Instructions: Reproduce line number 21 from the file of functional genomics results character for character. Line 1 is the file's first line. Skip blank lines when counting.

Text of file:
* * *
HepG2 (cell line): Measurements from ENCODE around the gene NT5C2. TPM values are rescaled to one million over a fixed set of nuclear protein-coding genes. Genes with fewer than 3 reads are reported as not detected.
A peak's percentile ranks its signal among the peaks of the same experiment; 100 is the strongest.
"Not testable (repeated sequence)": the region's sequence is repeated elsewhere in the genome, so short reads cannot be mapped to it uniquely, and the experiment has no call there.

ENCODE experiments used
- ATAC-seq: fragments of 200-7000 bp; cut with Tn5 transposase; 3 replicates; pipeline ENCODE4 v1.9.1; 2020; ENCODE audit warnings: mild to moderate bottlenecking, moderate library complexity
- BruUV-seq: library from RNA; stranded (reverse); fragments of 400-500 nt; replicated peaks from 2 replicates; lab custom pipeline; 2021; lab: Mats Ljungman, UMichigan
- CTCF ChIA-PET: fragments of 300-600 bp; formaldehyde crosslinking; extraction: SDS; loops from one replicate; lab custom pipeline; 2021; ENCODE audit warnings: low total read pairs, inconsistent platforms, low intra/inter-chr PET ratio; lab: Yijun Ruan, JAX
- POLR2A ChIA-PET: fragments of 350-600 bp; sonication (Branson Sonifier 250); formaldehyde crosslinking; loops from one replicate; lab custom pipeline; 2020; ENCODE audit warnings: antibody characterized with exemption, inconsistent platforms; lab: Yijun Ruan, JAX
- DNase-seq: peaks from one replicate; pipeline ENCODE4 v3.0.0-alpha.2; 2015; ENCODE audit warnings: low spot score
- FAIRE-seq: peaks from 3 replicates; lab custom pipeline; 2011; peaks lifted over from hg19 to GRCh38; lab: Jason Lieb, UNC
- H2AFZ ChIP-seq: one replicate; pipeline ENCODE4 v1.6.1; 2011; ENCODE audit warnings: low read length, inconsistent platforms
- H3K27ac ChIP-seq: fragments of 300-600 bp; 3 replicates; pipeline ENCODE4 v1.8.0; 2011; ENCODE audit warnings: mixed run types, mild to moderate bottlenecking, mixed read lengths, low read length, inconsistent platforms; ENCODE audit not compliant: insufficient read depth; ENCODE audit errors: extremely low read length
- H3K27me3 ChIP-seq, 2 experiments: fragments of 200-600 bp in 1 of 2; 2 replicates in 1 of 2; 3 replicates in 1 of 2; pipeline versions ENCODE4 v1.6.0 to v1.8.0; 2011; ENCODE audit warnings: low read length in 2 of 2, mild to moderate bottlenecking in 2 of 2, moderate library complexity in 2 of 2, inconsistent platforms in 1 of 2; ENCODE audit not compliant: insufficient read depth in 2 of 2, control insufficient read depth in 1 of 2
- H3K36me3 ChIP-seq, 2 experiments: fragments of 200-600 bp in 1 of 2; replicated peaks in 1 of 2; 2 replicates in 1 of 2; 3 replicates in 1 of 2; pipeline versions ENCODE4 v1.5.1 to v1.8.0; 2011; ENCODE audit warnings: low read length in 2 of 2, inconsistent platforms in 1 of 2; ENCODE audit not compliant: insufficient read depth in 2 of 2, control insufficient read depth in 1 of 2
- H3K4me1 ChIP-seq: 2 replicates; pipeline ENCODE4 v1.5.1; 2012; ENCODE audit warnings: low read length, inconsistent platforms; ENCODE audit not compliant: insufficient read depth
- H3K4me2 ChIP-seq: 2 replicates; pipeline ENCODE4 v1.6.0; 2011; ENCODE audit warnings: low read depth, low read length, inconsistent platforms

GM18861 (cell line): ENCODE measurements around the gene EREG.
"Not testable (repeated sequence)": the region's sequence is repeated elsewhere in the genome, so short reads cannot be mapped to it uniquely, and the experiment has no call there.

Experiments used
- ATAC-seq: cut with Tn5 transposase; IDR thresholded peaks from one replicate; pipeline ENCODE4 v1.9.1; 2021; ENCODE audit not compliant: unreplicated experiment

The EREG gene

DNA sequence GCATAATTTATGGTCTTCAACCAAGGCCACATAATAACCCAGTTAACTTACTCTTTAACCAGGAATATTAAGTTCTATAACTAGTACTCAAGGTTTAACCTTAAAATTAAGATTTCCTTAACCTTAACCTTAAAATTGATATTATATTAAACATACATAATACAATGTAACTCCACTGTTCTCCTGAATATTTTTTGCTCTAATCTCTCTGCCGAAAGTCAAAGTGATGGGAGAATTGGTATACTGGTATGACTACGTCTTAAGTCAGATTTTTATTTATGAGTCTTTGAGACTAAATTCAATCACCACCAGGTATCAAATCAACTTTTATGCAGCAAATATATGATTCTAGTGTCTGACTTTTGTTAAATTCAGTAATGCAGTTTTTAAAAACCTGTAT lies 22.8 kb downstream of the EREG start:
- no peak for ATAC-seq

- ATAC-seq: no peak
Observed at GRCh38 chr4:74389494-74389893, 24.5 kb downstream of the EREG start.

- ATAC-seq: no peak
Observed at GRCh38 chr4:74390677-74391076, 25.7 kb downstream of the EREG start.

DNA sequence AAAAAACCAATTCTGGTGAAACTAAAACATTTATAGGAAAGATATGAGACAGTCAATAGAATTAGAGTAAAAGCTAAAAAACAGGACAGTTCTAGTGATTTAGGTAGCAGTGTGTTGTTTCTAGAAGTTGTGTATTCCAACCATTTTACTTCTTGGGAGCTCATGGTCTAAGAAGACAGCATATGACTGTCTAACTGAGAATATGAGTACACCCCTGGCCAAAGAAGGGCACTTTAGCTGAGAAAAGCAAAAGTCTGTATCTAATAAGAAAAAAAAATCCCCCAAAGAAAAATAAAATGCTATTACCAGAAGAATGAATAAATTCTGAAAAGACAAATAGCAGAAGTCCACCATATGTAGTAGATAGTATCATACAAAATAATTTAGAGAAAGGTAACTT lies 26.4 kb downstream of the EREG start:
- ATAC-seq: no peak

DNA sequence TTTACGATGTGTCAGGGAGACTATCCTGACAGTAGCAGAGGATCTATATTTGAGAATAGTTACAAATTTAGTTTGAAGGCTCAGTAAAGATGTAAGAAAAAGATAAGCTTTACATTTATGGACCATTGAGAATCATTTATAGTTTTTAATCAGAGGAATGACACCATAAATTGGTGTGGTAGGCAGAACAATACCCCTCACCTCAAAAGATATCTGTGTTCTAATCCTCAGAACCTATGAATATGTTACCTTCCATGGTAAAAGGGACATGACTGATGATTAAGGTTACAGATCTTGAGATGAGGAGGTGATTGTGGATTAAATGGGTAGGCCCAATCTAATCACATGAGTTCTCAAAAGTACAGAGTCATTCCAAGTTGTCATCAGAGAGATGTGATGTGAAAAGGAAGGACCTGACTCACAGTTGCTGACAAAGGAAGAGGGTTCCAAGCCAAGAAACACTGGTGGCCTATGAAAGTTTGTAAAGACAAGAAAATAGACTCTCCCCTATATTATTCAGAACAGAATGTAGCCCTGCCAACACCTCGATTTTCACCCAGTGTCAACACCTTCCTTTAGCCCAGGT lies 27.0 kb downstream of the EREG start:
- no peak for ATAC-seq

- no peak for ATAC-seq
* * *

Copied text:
The EREG gene